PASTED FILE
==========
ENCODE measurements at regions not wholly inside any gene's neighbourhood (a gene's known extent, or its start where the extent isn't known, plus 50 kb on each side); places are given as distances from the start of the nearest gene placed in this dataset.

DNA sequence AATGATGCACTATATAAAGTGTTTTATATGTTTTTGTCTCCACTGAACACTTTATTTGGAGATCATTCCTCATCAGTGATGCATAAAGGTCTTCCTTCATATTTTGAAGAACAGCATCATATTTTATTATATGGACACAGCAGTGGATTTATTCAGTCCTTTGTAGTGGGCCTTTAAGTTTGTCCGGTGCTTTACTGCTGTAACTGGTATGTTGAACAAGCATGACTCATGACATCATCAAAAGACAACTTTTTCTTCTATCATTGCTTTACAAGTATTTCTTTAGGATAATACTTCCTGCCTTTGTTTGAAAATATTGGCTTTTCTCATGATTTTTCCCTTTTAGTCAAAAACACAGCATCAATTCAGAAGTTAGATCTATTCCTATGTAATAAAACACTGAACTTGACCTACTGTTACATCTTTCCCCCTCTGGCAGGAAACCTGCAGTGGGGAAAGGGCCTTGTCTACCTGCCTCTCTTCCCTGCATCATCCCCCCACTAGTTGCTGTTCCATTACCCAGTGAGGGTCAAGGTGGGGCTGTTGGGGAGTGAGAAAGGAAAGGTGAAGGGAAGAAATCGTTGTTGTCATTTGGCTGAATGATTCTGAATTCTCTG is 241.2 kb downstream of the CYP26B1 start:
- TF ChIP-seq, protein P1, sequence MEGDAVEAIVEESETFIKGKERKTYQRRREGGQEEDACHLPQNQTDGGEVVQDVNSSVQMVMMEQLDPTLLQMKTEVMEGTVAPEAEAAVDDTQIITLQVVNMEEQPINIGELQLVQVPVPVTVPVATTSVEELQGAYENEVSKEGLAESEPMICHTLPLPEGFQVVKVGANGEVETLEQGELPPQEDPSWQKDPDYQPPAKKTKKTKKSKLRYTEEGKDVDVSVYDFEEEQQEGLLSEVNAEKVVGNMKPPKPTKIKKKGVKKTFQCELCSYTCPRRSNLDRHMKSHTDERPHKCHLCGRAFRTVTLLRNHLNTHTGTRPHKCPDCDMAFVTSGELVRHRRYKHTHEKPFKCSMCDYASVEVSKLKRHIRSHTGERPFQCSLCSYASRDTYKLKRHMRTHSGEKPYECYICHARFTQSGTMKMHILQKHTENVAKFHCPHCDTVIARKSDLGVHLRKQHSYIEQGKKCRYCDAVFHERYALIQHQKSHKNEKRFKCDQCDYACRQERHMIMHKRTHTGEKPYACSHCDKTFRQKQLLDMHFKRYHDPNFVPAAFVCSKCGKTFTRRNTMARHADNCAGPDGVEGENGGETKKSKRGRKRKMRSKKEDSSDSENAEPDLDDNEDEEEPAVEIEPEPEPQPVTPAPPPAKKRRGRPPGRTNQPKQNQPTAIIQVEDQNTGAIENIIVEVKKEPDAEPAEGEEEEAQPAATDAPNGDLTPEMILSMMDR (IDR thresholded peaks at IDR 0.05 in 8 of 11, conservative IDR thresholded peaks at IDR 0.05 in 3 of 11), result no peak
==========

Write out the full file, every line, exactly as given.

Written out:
ENCODE measurements at regions not wholly inside any gene's neighbourhood (a gene's known extent, or its start where the extent isn't known, plus 50 kb on each side); places are given as distances from the start of the nearest gene placed in this dataset.

DNA sequence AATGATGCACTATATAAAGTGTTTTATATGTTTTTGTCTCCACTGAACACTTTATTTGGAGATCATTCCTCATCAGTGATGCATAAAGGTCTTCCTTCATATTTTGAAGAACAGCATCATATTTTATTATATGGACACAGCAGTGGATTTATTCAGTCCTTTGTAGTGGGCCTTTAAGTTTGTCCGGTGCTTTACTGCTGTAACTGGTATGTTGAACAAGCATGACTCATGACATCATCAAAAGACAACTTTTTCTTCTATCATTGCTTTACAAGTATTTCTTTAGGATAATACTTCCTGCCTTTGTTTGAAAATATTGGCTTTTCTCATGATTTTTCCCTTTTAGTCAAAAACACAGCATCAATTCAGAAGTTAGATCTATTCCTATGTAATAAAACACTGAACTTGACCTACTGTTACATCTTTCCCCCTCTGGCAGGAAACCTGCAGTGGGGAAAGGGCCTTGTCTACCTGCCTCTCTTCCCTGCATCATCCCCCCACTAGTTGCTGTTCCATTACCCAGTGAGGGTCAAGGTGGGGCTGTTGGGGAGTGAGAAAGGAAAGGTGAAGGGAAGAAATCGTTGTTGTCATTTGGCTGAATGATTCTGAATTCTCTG is 241.2 kb downstream of the CYP26B1 start:
- TF ChIP-seq, protein P1, sequence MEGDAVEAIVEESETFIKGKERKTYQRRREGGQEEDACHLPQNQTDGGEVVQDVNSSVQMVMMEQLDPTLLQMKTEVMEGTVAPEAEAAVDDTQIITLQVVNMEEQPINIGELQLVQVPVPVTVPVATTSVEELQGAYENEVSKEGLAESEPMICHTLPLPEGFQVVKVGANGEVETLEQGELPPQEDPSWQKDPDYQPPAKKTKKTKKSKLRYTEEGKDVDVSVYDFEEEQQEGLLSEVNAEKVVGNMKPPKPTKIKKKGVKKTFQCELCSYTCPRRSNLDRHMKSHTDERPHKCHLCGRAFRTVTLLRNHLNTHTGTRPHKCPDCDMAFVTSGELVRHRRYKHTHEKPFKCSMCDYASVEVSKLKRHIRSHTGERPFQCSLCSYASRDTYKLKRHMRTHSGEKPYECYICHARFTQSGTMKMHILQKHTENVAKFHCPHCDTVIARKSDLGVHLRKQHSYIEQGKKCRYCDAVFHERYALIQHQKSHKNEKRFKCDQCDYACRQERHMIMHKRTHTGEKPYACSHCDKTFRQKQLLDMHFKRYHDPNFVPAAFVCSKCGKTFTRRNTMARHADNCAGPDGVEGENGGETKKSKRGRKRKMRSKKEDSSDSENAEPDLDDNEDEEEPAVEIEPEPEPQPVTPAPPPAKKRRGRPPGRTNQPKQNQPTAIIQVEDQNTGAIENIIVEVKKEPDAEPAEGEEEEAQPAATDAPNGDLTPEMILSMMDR (IDR thresholded peaks at IDR 0.05 in 8 of 11, conservative IDR thresholded peaks at IDR 0.05 in 3 of 11), result no peak